The Charmer; Mother of Divination; My Darling
Naamah, ancient and mysterious spirit, is a sometime ally, sometime rival, sometime traveling companion of Lilith. Like Lilith, she takes many forms: Naamah is a Demon, an angel (albeit of prostitution), and a primordial goddess.
The Kabbalah describes Naamah as being similar to Lilith. Like her sister Demon, Naamah seduces men and strangles sleeping babies. (She’s blamed for SIDS: Sudden Infant Death Syndrome, also known as crib or cot death.) Like Lilith, she can be a powerful ally to those she perceives as her constituents. Beautiful Naamah is so enticing and seductive that men, women, angels, Demons, and spirits of all kinds lust for her. She is the lover and/or wife of some of the most formidable angels, Demons, and biblical heroes, including Azazel, Samael, Shemhazai, Solomon, and Noah (and maybe his son, too). Her children include the Nephilim, Shedim, and Ashmodai.
The Hebrew name Naamah, meaning “pleasant,” appears in the Bible and Jewish folklore but may or may not refer to the same being:
• The name may be shared by different women.
• Naamah may name one spirit with a very long, interesting history.
• Naamah may be both a goddess, possibly a divine ancestress and the women named in her honor.
The first appearance of the name Naamah is early in the Book of Genesis. Genesis 4:22 details Cain’s descendents including the first ironworker and his sister: “And Zillah … bore Tubal Cain, an instructor of every artificer in brass and iron and the sister of Tubal Cain was Naamah.” The verse is unusual as it mentions a female descendent. Female descendents are rarely sited in the Bible without significant cause. Why Naamah is considered worthy of mention is not specified, but according to Talmudic sources, this Naamah (widely acknowledged as the Demon) was a shaman, cymbal player, and singer whose pleasant voice lured humanity to idolatry.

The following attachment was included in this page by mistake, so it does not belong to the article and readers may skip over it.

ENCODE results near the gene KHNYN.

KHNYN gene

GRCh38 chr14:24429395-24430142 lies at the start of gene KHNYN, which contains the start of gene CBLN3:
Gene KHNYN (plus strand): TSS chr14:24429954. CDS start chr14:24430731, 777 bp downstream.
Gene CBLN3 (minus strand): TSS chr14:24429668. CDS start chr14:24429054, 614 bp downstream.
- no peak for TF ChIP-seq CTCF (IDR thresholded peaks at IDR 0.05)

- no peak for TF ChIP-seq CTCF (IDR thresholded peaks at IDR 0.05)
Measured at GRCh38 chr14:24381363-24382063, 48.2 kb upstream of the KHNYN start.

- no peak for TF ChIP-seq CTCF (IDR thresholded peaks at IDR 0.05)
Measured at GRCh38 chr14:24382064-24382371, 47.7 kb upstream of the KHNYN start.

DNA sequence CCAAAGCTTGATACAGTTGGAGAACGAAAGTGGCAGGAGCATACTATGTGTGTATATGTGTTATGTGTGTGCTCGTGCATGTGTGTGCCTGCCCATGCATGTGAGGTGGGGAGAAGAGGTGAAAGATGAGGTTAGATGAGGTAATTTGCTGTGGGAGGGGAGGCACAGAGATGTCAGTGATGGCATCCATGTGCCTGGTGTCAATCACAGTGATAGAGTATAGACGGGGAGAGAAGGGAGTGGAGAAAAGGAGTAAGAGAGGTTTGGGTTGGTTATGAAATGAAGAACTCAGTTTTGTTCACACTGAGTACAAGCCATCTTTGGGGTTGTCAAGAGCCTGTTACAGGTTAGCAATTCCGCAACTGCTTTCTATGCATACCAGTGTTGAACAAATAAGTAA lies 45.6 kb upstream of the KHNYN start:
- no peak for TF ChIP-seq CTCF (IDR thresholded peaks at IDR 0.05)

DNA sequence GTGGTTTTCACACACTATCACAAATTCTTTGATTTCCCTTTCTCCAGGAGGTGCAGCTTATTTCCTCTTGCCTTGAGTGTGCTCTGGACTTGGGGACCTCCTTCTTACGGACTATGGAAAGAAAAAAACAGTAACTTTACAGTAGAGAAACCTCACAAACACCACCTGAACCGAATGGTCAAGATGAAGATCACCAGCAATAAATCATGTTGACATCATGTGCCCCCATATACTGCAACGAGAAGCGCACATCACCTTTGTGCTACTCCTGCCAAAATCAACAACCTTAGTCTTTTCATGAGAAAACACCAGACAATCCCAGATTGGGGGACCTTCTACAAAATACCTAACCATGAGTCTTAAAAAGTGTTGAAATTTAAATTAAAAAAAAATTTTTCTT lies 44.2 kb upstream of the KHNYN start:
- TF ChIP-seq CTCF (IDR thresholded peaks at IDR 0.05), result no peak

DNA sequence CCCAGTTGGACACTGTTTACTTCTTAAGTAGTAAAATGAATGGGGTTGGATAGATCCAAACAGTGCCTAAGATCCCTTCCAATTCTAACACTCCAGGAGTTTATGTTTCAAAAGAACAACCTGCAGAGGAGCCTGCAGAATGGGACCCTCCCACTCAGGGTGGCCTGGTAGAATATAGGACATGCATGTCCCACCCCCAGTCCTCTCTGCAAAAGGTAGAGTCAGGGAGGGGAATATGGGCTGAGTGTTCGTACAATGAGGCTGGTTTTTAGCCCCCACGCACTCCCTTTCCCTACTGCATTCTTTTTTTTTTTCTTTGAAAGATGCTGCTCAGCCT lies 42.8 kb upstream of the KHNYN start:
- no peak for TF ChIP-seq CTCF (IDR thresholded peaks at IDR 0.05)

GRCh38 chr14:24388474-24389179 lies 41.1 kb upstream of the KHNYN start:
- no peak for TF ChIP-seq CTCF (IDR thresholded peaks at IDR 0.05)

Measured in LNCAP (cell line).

Naamah is a sea spirit. The Zohar, Kabbalah’s sacred text, describes her as “alive to this day” and living amongst the waves of the Great Sea.
The other official biblical reference to Naamah is as a princess of Ammon, an ancient kingdom near the Dead Sea, wife of King Solomon and mother of his son and successor, King Rehoboam. Talmudic and Jewish lore identifies other Naamahs, too:
• Naamah, young, beautiful princess, fell in love with the rebel angel Azazel. According to some myths, when her sister Ishtahar rejected the angel Shemhazai, Naamah had sex with him, too. Azazel and Shemhazai were severely punished. Naamah, originally mortal, evolved into a spirit, attaining immortality or something very close to it.
• Naamah is the name of Noah’s wife and thus ancestress of all born after the Flood. (Naamah’s son Shem’s wife may also be named Naamah. They may or may not be the same Naamah.)
• Some interpret the two women who presented one baby to King Solomon in the days before DNA testing, requesting that he determine the true mother, as Naamah and Lilith playing tricks.
Naamah is a spirit of women’s sexual autonomy and sacred erotic rites. Naamah rules the ecstatic point where sex, spiritual ecstasy, and music intersect. Those who comprehend this point and seek to attain it are her constituency.
Naamah adores music (her half-brother Jubal is ancestor of all musicians); incense, water, desert fruits
- She dim
- Solomon, King
From the Encyclopedia of Spirits: The Ultimate Guide to the Magic of Fairies, Genies, Demons, Ghosts, Gods & Goddesses– Written by Judika Illes Copyright © 2009 by Judika Illes.
Invocation of Naamah
Naamah is in kabbalistic lore, one of four angels of prostitution, a Demon, and a partner of Samael. Naamah means “pleasing.” Naamah is the mother of the great Demon Asmodeus and other Demons. She seduces men and spirits and, with Lilith, causes epilepsy in children.